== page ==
While most kids are bitten by dogs that live with them or they are familiar with, it is still important to teach them to be cautious with new pets. Teach them a lesson not to approach any dog unless you permit them to do so.
Another lesson to teach your youngsters is to stop taunting a dog. Dogs might see the child as a threat and attack them in self-defense.
4. Give Dogs Their “Me” Time
Just like humans, dogs need some time by themselves too. You should know this by now. This is also something you need to emphasize to your baby.
When kids are looking for someone to play with, your dog may be the best candidate. Having a pup for a playmate is cool but kids need to respect your dog’s mood too. When teaching kids, emphasize how important it is to allow dogs to come to them.
When your pet is not in the mood, don’t encourage rowdy behavior like ambushing the dog or forcing it to play. When you use force to push dogs to play when all they want is some peace and quiet, your pet might display aggressive behavior.
Asking a dog’s permission to play or pet it is a valuable lesson. Unless your child learns to respect your dog, they might not get along with each other.
5. Train Kids To Keep Their Toys
Kids love playing especially when they have new toys. There can be some complications when they leave their toys on the floor. Kids can be as territorial as dogs are and when toys are on the floor when your dog comes in, they might get the urge to look and play with the baby’s toy.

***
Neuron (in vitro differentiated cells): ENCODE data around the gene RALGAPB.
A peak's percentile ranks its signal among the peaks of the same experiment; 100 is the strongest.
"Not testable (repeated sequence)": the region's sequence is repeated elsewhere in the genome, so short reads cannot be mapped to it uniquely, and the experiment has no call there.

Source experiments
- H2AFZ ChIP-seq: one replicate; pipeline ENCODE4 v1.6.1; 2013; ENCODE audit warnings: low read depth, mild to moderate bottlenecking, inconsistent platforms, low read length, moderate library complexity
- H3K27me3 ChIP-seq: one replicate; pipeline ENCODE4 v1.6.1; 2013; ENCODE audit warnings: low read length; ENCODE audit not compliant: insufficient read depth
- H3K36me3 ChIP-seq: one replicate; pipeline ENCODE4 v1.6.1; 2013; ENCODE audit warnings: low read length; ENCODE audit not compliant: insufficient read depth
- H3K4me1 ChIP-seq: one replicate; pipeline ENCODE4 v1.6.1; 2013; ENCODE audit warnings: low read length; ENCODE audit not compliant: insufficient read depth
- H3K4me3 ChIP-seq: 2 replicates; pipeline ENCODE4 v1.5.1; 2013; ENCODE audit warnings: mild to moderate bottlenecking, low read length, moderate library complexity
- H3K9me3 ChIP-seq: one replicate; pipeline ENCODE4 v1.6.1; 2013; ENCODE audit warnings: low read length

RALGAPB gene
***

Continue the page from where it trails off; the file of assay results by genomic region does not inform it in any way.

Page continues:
No matter how clean your dogs are, you do not want them to lick on baby’s toys when your child has the tendency to put their toys in their mouths too. Aside from that, when your baby sees your dog playing with his or her toy, they might get into a fight.
The last thing you want to see is your child and your dog fighting over a toy. A friendly fight over a toy can turn violent and this could cause your child and dog to hurt each other. When your pet becomes defensive, it might bite your child due to anger.
At the same time, your child’s toys can be a health hazard to your dog too. Just like children, animals eat things especially small items like a toy. You might find yourself making constant trips to the vet’s office because your pet swallowed your child’s toy again
Rather than deal with the inconvenience, it would be better to school your child to stash their baby toys away. If your kid is too young to do it, teach them by example. Do not leave those items behind.
Living with a child and a dog can be challenging since you have two charges to keep in mind all the time. Ensuring your baby and your pet can live together requires a keen eye and a firm hand. Data reveals most dog bites are unprovoked and it happens in a familiar place like your home.
From your perspective, nothing untoward may have happened, but your dog might think otherwise. Always be on the lookout for signs of aggression.
Any unusual behavior could indicate that something is wrong with your canine friend. Half-moon eyes or a raised paw are not good signs too.
Face to face encounters with dogs is never a good idea. When in doubt, always err on the side of caution. Having a dog should be an enjoyable experience, not a horrible one and you need to take responsibility to make that happen.